Underlying this mission is a fundamental concern of the liberal arts: to raise technical, philosophical, artistic, economic, and political questions about the role of the Internet on ourselves, our communities, and our practices.

Davidson provides three areas of focus for their domains:

Web Literacy: Master the tools and technology that make up the web to build your own space online.

Digital Identity: Explore the notion of digital identity and how publishing on the web can frame an identity.

Reclaim: Learn to take ownership and control over the content you put on the web instead of handing it to third-party publishers.

Mary Washington is a pioneer of Domain of One’s Own, in fact it was sort of the incubator. In Making and Breaking Domain of One’s Own: Rethinking the Web in Higher Ed, Martha Burtis, Director of the Digital Knowledge Center at Mary Washington describes four goals that are embedded in their program:

  1. Provide students with the tools and technologies to build out a digital space of their own
  2. Help students appreciate how digital identity is formed
  3. Provide students with curricular opportunities to use the Web in meaningful ways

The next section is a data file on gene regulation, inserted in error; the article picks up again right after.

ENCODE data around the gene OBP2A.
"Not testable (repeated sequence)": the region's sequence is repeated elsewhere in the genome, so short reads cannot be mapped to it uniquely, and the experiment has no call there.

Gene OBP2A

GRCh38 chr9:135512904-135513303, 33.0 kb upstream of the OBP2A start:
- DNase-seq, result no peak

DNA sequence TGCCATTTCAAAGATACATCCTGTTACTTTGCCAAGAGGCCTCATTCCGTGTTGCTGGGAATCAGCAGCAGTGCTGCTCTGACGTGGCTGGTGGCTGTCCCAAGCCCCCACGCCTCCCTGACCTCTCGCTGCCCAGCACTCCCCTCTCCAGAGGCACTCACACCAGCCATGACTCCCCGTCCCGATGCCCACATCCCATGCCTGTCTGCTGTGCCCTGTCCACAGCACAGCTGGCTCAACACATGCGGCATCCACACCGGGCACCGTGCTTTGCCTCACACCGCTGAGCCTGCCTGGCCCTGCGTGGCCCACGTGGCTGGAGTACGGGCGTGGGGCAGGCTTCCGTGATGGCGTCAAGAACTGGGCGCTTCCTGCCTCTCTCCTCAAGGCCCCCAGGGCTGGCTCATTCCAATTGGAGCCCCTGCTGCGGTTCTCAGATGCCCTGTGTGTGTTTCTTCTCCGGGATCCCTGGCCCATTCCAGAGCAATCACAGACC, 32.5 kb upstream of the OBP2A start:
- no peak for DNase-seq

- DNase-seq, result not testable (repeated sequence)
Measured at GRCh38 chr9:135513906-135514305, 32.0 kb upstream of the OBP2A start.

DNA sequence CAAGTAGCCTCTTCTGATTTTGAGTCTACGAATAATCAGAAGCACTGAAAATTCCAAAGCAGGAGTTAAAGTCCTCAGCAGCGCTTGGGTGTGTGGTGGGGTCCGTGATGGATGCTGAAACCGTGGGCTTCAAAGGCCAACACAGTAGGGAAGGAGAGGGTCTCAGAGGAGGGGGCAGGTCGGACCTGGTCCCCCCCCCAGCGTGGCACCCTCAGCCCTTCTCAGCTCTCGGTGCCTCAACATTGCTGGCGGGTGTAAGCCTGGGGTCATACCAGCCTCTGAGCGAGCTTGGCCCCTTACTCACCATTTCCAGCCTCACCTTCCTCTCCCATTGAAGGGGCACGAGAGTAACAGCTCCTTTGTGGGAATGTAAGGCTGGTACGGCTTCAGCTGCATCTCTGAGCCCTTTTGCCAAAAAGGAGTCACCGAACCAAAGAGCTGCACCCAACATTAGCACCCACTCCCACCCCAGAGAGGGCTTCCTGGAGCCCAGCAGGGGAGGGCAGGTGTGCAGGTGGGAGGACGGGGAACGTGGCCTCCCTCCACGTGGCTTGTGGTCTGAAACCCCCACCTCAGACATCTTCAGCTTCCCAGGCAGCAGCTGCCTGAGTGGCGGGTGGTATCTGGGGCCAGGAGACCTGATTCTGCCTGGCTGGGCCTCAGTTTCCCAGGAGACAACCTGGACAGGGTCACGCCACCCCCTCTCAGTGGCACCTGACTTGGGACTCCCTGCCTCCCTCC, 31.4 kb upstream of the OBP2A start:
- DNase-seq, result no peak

4. Push students to understand how the technologies that underpin the Web work, and how that impacts their lives
Keep in Mind

There are any number of uses for domains, from blogs to online resumes, courses, exhibits, etc.

At this point the main thing to keep in mind is that a successful domains project does not happen overnight. In fact it can take years for it to take hold and spread across an institution. We need to take the long view and build carefully and slowly. Everyone who starts up a domain has to think about content, texts, design, images, and multimedia, as well as the technologies that make web presentation possible.

As we consider how – and whether – to integrate domains into courses as well as into the larger curriculum, it’s important to know that one major advantage of using domains is that things will break and fail. It’s a learning experience above all else, and we should be sure to support students when something doesn’t work so that they learn to be more resilient and learn even more about the technology that underpins having an individual presence on the web.